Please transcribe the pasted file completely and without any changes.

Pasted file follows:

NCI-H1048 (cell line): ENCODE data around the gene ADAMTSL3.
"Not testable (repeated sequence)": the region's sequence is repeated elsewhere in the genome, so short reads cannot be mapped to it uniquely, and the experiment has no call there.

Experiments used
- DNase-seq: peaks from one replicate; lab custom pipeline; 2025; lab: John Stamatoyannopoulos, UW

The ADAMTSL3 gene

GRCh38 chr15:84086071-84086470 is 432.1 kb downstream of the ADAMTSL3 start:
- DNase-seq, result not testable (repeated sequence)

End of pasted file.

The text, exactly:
NCI-H1048 (cell line): ENCODE data around the gene ADAMTSL3.
"Not testable (repeated sequence)": the region's sequence is repeated elsewhere in the genome, so short reads cannot be mapped to it uniquely, and the experiment has no call there.

Experiments used
- DNase-seq: peaks from one replicate; lab custom pipeline; 2025; lab: John Stamatoyannopoulos, UW

The ADAMTSL3 gene

GRCh38 chr15:84086071-84086470 is 432.1 kb downstream of the ADAMTSL3 start:
- DNase-seq, result not testable (repeated sequence)